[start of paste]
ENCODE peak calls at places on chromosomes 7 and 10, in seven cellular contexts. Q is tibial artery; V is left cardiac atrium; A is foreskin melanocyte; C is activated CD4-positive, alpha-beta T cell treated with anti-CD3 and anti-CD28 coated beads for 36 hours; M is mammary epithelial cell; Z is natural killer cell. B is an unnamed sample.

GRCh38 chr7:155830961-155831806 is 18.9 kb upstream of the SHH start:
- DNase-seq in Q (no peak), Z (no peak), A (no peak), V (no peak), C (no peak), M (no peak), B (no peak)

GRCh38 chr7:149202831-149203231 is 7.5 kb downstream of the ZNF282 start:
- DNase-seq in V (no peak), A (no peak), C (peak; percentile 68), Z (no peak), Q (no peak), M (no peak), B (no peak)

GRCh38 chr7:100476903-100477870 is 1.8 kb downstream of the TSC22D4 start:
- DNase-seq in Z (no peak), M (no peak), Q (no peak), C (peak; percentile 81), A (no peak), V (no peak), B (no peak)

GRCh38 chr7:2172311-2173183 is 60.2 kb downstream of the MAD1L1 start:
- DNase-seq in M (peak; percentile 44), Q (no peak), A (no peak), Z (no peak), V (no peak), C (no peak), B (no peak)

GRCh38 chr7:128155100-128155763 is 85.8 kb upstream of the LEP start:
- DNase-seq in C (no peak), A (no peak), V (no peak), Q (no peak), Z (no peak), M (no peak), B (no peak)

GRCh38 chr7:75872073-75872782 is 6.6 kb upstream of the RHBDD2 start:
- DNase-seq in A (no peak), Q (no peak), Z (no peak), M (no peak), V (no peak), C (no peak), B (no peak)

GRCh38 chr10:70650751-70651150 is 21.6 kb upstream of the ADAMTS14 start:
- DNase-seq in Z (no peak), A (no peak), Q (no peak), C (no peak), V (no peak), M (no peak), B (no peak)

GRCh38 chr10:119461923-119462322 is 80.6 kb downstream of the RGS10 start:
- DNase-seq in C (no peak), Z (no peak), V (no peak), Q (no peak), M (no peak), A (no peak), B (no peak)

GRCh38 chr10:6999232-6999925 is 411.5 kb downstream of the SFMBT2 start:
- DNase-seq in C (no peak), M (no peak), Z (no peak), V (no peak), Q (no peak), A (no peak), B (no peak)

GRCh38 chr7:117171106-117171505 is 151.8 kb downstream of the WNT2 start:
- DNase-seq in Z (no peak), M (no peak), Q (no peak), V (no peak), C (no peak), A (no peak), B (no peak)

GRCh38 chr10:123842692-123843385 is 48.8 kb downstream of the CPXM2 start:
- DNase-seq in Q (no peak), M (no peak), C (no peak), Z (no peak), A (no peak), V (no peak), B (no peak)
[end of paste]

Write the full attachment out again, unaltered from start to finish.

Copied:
ENCODE peak calls at places on chromosomes 7 and 10, in seven cellular contexts. Q is tibial artery; V is left cardiac atrium; A is foreskin melanocyte; C is activated CD4-positive, alpha-beta T cell treated with anti-CD3 and anti-CD28 coated beads for 36 hours; M is mammary epithelial cell; Z is natural killer cell. B is an unnamed sample.

GRCh38 chr7:155830961-155831806 is 18.9 kb upstream of the SHH start:
- DNase-seq in Q (no peak), Z (no peak), A (no peak), V (no peak), C (no peak), M (no peak), B (no peak)

GRCh38 chr7:149202831-149203231 is 7.5 kb downstream of the ZNF282 start:
- DNase-seq in V (no peak), A (no peak), C (peak; percentile 68), Z (no peak), Q (no peak), M (no peak), B (no peak)

GRCh38 chr7:100476903-100477870 is 1.8 kb downstream of the TSC22D4 start:
- DNase-seq in Z (no peak), M (no peak), Q (no peak), C (peak; percentile 81), A (no peak), V (no peak), B (no peak)

GRCh38 chr7:2172311-2173183 is 60.2 kb downstream of the MAD1L1 start:
- DNase-seq in M (peak; percentile 44), Q (no peak), A (no peak), Z (no peak), V (no peak), C (no peak), B (no peak)

GRCh38 chr7:128155100-128155763 is 85.8 kb upstream of the LEP start:
- DNase-seq in C (no peak), A (no peak), V (no peak), Q (no peak), Z (no peak), M (no peak), B (no peak)

GRCh38 chr7:75872073-75872782 is 6.6 kb upstream of the RHBDD2 start:
- DNase-seq in A (no peak), Q (no peak), Z (no peak), M (no peak), V (no peak), C (no peak), B (no peak)

GRCh38 chr10:70650751-70651150 is 21.6 kb upstream of the ADAMTS14 start:
- DNase-seq in Z (no peak), A (no peak), Q (no peak), C (no peak), V (no peak), M (no peak), B (no peak)

GRCh38 chr10:119461923-119462322 is 80.6 kb downstream of the RGS10 start:
- DNase-seq in C (no peak), Z (no peak), V (no peak), Q (no peak), M (no peak), A (no peak), B (no peak)

GRCh38 chr10:6999232-6999925 is 411.5 kb downstream of the SFMBT2 start:
- DNase-seq in C (no peak), M (no peak), Z (no peak), V (no peak), Q (no peak), A (no peak), B (no peak)

GRCh38 chr7:117171106-117171505 is 151.8 kb downstream of the WNT2 start:
- DNase-seq in Z (no peak), M (no peak), Q (no peak), V (no peak), C (no peak), A (no peak), B (no peak)

GRCh38 chr10:123842692-123843385 is 48.8 kb downstream of the CPXM2 start:
- DNase-seq in Q (no peak), M (no peak), C (no peak), Z (no peak), A (no peak), V (no peak), B (no peak)